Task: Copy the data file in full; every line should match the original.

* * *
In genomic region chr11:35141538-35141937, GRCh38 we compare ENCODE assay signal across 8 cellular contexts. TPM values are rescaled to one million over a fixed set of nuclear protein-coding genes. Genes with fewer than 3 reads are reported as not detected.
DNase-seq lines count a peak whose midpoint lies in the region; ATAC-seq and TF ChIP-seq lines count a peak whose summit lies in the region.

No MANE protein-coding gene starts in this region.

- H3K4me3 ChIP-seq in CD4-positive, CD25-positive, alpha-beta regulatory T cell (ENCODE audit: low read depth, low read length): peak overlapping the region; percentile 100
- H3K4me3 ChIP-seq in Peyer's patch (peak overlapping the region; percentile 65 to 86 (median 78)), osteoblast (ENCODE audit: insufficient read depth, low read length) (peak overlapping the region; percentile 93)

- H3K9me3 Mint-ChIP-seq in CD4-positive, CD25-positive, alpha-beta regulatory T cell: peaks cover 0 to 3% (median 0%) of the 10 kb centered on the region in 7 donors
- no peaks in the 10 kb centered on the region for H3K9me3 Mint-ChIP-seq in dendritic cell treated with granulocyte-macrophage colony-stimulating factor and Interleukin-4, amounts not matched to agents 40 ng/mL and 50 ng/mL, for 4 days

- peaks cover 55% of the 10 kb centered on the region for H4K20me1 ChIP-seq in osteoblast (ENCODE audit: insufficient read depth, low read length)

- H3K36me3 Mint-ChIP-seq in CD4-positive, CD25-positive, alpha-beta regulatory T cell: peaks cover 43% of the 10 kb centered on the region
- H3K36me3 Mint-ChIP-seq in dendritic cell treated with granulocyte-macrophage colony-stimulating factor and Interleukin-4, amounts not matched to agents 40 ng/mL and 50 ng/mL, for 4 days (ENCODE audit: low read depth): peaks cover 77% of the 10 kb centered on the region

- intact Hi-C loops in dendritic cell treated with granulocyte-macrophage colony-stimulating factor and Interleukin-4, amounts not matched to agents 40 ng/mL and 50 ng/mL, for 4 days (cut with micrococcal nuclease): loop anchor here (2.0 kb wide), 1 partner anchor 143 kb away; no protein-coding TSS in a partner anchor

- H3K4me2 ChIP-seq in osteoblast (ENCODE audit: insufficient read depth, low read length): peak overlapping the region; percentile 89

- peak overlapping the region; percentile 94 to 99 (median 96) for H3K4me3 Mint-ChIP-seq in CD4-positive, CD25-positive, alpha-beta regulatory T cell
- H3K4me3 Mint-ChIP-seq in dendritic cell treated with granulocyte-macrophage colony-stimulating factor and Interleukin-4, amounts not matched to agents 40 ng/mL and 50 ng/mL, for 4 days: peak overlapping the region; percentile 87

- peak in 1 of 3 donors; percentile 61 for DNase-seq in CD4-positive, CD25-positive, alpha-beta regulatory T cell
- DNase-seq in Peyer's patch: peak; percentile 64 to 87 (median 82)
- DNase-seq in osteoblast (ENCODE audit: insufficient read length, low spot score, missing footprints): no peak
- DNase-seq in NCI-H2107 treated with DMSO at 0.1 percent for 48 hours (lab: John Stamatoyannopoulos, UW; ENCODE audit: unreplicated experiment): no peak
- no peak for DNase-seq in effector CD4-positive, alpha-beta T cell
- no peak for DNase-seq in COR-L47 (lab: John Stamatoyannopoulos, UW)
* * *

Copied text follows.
In genomic region chr11:35141538-35141937, GRCh38 we compare ENCODE assay signal across 8 cellular contexts. TPM values are rescaled to one million over a fixed set of nuclear protein-coding genes. Genes with fewer than 3 reads are reported as not detected.
DNase-seq lines count a peak whose midpoint lies in the region; ATAC-seq and TF ChIP-seq lines count a peak whose summit lies in the region.

No MANE protein-coding gene starts in this region.

- H3K4me3 ChIP-seq in CD4-positive, CD25-positive, alpha-beta regulatory T cell (ENCODE audit: low read depth, low read length): peak overlapping the region; percentile 100
- H3K4me3 ChIP-seq in Peyer's patch (peak overlapping the region; percentile 65 to 86 (median 78)), osteoblast (ENCODE audit: insufficient read depth, low read length) (peak overlapping the region; percentile 93)

- H3K9me3 Mint-ChIP-seq in CD4-positive, CD25-positive, alpha-beta regulatory T cell: peaks cover 0 to 3% (median 0%) of the 10 kb centered on the region in 7 donors
- no peaks in the 10 kb centered on the region for H3K9me3 Mint-ChIP-seq in dendritic cell treated with granulocyte-macrophage colony-stimulating factor and Interleukin-4, amounts not matched to agents 40 ng/mL and 50 ng/mL, for 4 days

- peaks cover 55% of the 10 kb centered on the region for H4K20me1 ChIP-seq in osteoblast (ENCODE audit: insufficient read depth, low read length)

- H3K36me3 Mint-ChIP-seq in CD4-positive, CD25-positive, alpha-beta regulatory T cell: peaks cover 43% of the 10 kb centered on the region
- H3K36me3 Mint-ChIP-seq in dendritic cell treated with granulocyte-macrophage colony-stimulating factor and Interleukin-4, amounts not matched to agents 40 ng/mL and 50 ng/mL, for 4 days (ENCODE audit: low read depth): peaks cover 77% of the 10 kb centered on the region

- intact Hi-C loops in dendritic cell treated with granulocyte-macrophage colony-stimulating factor and Interleukin-4, amounts not matched to agents 40 ng/mL and 50 ng/mL, for 4 days (cut with micrococcal nuclease): loop anchor here (2.0 kb wide), 1 partner anchor 143 kb away; no protein-coding TSS in a partner anchor

- H3K4me2 ChIP-seq in osteoblast (ENCODE audit: insufficient read depth, low read length): peak overlapping the region; percentile 89

- peak overlapping the region; percentile 94 to 99 (median 96) for H3K4me3 Mint-ChIP-seq in CD4-positive, CD25-positive, alpha-beta regulatory T cell
- H3K4me3 Mint-ChIP-seq in dendritic cell treated with granulocyte-macrophage colony-stimulating factor and Interleukin-4, amounts not matched to agents 40 ng/mL and 50 ng/mL, for 4 days: peak overlapping the region; percentile 87

- peak in 1 of 3 donors; percentile 61 for DNase-seq in CD4-positive, CD25-positive, alpha-beta regulatory T cell
- DNase-seq in Peyer's patch: peak; percentile 64 to 87 (median 82)
- DNase-seq in osteoblast (ENCODE audit: insufficient read length, low spot score, missing footprints): no peak
- DNase-seq in NCI-H2107 treated with DMSO at 0.1 percent for 48 hours (lab: John Stamatoyannopoulos, UW; ENCODE audit: unreplicated experiment): no peak
- no peak for DNase-seq in effector CD4-positive, alpha-beta T cell
- no peak for DNase-seq in COR-L47 (lab: John Stamatoyannopoulos, UW)